The History Of Employee Onboarding Pt. 1

Anymore, employers are looking to hire candidates who have the demonstrated ability to hit the ground running when it comes to delivering on their new job responsibilities. As such, after parsing through untold numbers of resumes, conducting interviews, asking for follow-up interviews, and screening the pool of potential applicants with their hiring committee, the winning applicant is informed of their position, and they are, figuratively, thrown to the wolves.

Today’s savvy managers now understand the importance of impressing a sense of institutional history and mission into new employees. What was once a process known as employee orientation has been revamped with a new purpose and a new name: Employee Onboarding.

Once Upon a Time…

Typically speaking, as an applicant, once you’ve received the call giving you the employment nod, you would be informed when to show up for the “employee orientation.” Throughout history, the depth of that orientation was dependent on the company’s goals and respect for their new employee. For instance, employee orientation for the thousands of Irish and Chinese workers toiling away on the Transcontinental Railroad was minimal at best.

Their employers, the Union Pacific and Central Pacific Railroads, simply dropped them off at the terminus of the rail line, pointed to the horizon, and noted that they were to complete ten miles of track a day. With nothing invested in their employees other than a free train ticket to the middle of nowhere, the railway owners willingly accepted the high attrition, injury, and death tolls.

This method was on-the-job training, and it was dangerous. Clearly, when you think about warm and fuzzy management-labor relations, the Robber Barons of the American Gilded Age do not immediately leap to mind as a stellar example of best practices.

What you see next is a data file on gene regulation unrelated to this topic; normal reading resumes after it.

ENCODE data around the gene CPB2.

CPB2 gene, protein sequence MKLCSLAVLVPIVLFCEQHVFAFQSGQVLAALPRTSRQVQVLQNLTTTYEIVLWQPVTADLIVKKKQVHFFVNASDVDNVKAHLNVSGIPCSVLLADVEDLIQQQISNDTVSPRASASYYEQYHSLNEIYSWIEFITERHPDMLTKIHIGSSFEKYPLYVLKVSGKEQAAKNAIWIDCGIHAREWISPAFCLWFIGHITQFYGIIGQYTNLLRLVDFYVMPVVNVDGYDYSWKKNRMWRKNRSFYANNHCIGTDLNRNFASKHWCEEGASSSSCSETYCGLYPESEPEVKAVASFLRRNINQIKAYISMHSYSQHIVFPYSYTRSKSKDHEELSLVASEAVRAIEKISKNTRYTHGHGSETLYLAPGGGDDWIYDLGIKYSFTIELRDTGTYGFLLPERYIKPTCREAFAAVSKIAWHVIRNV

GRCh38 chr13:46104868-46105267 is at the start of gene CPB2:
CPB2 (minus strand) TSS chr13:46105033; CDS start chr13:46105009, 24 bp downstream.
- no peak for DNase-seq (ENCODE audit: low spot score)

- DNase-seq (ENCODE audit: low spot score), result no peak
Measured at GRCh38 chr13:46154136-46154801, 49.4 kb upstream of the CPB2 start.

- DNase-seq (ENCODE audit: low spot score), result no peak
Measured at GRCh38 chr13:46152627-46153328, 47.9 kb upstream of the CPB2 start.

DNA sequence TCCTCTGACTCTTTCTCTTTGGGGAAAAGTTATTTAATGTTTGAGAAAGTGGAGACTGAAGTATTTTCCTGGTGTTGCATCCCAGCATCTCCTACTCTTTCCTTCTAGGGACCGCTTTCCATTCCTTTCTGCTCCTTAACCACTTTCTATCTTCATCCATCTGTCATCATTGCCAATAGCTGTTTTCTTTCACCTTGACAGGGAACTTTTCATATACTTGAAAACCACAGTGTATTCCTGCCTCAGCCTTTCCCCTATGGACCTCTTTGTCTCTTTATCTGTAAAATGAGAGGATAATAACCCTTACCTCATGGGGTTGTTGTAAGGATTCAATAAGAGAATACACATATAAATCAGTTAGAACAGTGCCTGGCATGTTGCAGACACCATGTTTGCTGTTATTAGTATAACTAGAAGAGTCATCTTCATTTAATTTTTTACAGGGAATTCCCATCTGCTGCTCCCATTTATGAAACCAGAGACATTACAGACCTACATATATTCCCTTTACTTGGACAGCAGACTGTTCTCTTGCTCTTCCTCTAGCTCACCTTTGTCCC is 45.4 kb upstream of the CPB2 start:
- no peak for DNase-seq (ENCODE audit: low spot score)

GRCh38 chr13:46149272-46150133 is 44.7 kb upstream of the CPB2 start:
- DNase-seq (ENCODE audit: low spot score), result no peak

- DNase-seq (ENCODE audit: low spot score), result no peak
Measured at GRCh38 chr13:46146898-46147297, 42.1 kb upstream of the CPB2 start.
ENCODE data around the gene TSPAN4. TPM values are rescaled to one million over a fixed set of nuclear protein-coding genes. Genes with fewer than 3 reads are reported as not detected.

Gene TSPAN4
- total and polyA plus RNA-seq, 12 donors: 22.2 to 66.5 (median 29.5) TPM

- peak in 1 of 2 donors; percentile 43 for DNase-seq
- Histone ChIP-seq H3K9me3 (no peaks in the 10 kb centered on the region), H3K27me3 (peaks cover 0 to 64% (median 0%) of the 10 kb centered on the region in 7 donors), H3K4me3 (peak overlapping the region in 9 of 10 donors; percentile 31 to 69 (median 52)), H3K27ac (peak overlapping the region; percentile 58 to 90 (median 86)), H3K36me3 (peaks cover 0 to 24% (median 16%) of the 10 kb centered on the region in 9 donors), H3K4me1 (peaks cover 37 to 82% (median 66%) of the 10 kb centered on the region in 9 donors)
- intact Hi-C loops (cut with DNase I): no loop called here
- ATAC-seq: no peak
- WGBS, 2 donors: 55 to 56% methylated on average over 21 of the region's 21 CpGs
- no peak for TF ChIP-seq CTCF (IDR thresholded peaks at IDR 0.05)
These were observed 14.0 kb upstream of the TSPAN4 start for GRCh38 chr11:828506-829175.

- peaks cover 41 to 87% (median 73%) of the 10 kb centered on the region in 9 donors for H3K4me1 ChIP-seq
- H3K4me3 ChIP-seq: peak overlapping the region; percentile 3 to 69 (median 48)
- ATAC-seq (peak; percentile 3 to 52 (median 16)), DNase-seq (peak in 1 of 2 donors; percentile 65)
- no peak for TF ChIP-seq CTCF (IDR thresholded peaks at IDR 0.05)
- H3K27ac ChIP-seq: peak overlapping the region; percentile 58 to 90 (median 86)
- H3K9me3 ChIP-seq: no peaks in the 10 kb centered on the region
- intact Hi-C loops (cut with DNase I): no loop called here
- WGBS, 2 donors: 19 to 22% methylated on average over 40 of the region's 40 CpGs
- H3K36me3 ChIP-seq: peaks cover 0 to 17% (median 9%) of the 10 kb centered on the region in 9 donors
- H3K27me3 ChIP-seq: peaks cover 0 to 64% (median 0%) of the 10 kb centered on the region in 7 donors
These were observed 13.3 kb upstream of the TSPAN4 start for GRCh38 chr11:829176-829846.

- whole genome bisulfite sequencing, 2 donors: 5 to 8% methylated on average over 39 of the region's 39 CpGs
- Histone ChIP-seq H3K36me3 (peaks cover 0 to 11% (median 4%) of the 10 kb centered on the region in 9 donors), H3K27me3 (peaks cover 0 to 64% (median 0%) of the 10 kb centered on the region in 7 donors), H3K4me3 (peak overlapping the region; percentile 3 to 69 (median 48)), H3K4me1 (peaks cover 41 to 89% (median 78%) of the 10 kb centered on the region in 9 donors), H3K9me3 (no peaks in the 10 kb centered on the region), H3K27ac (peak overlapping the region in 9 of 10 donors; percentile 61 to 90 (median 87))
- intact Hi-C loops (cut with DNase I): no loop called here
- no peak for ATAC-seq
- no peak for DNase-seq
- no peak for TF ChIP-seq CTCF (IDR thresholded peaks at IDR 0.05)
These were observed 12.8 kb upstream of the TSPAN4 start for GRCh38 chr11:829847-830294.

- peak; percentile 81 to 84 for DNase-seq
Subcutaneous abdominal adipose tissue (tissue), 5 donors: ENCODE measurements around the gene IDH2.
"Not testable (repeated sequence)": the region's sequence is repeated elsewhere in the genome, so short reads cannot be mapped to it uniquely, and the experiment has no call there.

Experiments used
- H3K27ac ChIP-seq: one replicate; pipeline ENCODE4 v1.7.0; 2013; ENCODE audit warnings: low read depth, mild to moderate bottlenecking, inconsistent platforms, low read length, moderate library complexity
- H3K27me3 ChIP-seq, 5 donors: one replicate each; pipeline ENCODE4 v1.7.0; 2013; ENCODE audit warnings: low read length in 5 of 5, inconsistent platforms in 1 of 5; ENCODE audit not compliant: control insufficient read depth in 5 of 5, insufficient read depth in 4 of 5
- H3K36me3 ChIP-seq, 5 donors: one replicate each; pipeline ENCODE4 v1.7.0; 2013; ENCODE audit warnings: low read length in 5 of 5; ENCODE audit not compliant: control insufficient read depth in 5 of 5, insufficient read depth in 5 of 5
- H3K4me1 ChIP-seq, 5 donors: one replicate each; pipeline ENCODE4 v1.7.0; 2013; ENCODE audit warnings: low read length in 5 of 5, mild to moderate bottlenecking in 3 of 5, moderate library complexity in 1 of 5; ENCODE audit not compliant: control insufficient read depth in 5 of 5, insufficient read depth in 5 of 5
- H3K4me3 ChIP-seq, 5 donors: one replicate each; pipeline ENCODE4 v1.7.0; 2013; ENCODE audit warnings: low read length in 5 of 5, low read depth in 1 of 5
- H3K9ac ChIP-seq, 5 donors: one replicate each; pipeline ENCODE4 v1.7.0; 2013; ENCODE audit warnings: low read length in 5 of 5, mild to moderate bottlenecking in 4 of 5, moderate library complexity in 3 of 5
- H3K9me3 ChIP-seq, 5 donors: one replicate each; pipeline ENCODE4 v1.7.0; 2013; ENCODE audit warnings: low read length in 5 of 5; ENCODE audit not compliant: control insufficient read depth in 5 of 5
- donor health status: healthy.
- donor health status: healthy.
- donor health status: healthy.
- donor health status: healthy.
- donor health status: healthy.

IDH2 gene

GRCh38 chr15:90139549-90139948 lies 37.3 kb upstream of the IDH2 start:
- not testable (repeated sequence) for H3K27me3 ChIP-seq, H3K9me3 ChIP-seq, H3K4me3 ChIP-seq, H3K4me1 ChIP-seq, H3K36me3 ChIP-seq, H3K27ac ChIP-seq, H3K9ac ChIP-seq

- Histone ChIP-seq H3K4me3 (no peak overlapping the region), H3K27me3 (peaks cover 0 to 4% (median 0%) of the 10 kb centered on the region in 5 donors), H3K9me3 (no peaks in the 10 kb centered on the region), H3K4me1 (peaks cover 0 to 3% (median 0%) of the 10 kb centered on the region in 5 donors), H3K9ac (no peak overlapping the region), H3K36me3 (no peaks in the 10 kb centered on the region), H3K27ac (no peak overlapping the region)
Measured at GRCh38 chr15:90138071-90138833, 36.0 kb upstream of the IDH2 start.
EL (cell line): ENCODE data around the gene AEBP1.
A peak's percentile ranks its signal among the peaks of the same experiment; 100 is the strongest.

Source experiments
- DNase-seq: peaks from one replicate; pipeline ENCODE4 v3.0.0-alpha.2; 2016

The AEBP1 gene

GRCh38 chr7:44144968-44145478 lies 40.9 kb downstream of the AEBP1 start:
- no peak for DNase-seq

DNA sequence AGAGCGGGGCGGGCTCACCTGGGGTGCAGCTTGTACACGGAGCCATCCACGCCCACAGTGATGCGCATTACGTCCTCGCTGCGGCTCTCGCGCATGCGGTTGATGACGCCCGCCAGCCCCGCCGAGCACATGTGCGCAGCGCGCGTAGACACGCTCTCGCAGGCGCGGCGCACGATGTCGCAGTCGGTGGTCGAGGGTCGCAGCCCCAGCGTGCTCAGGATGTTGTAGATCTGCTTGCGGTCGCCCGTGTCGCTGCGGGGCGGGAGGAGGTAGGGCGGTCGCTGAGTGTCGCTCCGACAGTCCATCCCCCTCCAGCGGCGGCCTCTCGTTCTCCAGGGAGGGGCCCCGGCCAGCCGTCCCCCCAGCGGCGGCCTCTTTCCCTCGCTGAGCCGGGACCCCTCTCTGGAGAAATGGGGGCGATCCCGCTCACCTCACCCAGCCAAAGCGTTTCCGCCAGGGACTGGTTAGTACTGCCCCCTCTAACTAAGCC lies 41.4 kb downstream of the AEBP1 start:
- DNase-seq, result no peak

Times have changed.

Employee Orientation

The chances are pretty good that the last time you attended an employee orientation, you were handed a number #2 pencil and a stack of new employee forms rather than a pick, shovel, and possible death sentence. For the average American worker, the ubiquitous “employee orientation” is an exercise in filling out a raft of government forms from the I-9 to the W-2. If the hiring company has had a recent history of improper conduct, perhaps a video describing the dangers of sexual harassment will be folded into the meeting. Once the appropriate forms have been signed, initialed, and filed away in triplicate, the new employee is escorted to their new workstations and their professional career begins.

This approach is not without its limitations however, and the chief limitation is the lack of a connection between the new hire and the company. As a result, employers are noticing that new staff hires are unlikely to hold their position for longer than a couple of years. Indeed, according to the United States Department of Labor, over a quarter of the American workforce has held their position for less than a year.

With the skyrocketing costs associated with hiring new employees, management has turned to a more inviting process to introduce the new worker to their new environment in the hopes a stronger bond will be formed between the two.

Employee Onboarding

Most employees know whether they will be willing to make a long-term commitment to a firm within the first six months of hire. As such, a well thought out onboarding program takes advantage of this time to connect with new employees on an ongoing basis. The goal being, within that six-month timeframe, the new employee will feel fully “onboard” in terms of the company’s culture, goals, and ambitions.

Recent studies conducted by the Aberdeen Group show a correlation between high retention rates and well-implemented onboarding programs.

In short, companies that buy into efficient onboarding programs have employees that buy into the company.

That buy-in looks like:

  • Reduced turnover
  • Accelerated performance
  • Established team trust
  • Shortened time to productivity

Onboarding is more than a tactical solution to stemming employee turnover, it is a strategic decision to utilize the full range of an employee’s talents over the long term, and forward thinking companies are quickly adopting is as a solution to a mobile and restive workforce.

Are you ready to make history with your onboarding? See how we help companies here.

Image source: Giphy

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